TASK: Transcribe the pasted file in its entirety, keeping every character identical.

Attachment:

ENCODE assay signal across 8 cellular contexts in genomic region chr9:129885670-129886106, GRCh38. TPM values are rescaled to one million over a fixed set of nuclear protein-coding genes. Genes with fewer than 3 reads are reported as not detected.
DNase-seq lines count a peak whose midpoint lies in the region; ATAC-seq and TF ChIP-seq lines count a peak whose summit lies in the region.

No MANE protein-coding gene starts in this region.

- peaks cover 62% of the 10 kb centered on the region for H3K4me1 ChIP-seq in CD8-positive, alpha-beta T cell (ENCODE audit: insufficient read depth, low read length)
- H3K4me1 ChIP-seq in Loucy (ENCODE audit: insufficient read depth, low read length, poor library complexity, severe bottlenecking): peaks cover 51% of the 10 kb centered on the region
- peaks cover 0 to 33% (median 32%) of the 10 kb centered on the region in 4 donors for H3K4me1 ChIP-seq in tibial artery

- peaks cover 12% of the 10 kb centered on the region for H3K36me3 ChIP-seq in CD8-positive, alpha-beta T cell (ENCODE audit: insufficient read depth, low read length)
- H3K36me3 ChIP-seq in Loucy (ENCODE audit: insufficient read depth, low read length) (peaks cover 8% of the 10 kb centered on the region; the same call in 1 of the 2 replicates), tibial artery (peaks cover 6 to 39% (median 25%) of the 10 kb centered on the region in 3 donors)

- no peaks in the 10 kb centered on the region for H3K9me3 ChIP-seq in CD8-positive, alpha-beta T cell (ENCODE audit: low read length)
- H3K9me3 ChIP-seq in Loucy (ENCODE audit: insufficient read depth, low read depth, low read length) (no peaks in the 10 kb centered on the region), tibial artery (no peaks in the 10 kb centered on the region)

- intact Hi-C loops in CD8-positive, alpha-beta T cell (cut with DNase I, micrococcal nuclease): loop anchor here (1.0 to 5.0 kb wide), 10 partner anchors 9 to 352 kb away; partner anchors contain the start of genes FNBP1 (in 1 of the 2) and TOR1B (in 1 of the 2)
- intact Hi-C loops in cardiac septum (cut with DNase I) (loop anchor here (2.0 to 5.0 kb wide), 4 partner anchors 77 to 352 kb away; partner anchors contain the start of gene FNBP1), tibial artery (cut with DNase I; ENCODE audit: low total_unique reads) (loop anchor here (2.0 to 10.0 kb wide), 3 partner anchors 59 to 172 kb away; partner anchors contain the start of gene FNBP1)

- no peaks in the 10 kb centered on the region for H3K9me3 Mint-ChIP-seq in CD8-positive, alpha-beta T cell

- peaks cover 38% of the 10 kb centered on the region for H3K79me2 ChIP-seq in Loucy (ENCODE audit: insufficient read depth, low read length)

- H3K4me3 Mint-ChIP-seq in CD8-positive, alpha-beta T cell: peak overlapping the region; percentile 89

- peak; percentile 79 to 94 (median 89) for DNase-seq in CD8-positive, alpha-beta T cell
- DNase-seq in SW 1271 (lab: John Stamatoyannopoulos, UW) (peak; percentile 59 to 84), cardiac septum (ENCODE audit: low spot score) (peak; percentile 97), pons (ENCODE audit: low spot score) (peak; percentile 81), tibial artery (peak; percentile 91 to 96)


ENCODE assay signal across 8 cellular contexts in genomic region chr9:129885670-129886106, GRCh38. TPM values are rescaled to one million over a fixed set of nuclear protein-coding genes. Genes with fewer than 3 reads are reported as not detected.
DNase-seq lines count a peak whose midpoint lies in the region; ATAC-seq and TF ChIP-seq lines count a peak whose summit lies in the region.

No MANE protein-coding gene starts in this region.

- peaks cover 62% of the 10 kb centered on the region for H3K4me1 ChIP-seq in CD8-positive, alpha-beta T cell (ENCODE audit: insufficient read depth, low read length)
- H3K4me1 ChIP-seq in Loucy (ENCODE audit: insufficient read depth, low read length, poor library complexity, severe bottlenecking): peaks cover 51% of the 10 kb centered on the region
- peaks cover 0 to 33% (median 32%) of the 10 kb centered on the region in 4 donors for H3K4me1 ChIP-seq in tibial artery

- peaks cover 12% of the 10 kb centered on the region for H3K36me3 ChIP-seq in CD8-positive, alpha-beta T cell (ENCODE audit: insufficient read depth, low read length)
- H3K36me3 ChIP-seq in Loucy (ENCODE audit: insufficient read depth, low read length) (peaks cover 8% of the 10 kb centered on the region; the same call in 1 of the 2 replicates), tibial artery (peaks cover 6 to 39% (median 25%) of the 10 kb centered on the region in 3 donors)

- no peaks in the 10 kb centered on the region for H3K9me3 ChIP-seq in CD8-positive, alpha-beta T cell (ENCODE audit: low read length)
- H3K9me3 ChIP-seq in Loucy (ENCODE audit: insufficient read depth, low read depth, low read length) (no peaks in the 10 kb centered on the region), tibial artery (no peaks in the 10 kb centered on the region)

- intact Hi-C loops in CD8-positive, alpha-beta T cell (cut with DNase I, micrococcal nuclease): loop anchor here (1.0 to 5.0 kb wide), 10 partner anchors 9 to 352 kb away; partner anchors contain the start of genes FNBP1 (in 1 of the 2) and TOR1B (in 1 of the 2)
- intact Hi-C loops in cardiac septum (cut with DNase I) (loop anchor here (2.0 to 5.0 kb wide), 4 partner anchors 77 to 352 kb away; partner anchors contain the start of gene FNBP1), tibial artery (cut with DNase I; ENCODE audit: low total_unique reads) (loop anchor here (2.0 to 10.0 kb wide), 3 partner anchors 59 to 172 kb away; partner anchors contain the start of gene FNBP1)

- no peaks in the 10 kb centered on the region for H3K9me3 Mint-ChIP-seq in CD8-positive, alpha-beta T cell

- peaks cover 38% of the 10 kb centered on the region for H3K79me2 ChIP-seq in Loucy (ENCODE audit: insufficient read depth, low read length)

- H3K4me3 Mint-ChIP-seq in CD8-positive, alpha-beta T cell: peak overlapping the region; percentile 89

- peak; percentile 79 to 94 (median 89) for DNase-seq in CD8-positive, alpha-beta T cell
- DNase-seq in SW 1271 (lab: John Stamatoyannopoulos, UW) (peak; percentile 59 to 84), cardiac septum (ENCODE audit: low spot score) (peak; percentile 97), pons (ENCODE audit: low spot score) (peak; percentile 81), tibial artery (peak; percentile 91 to 96)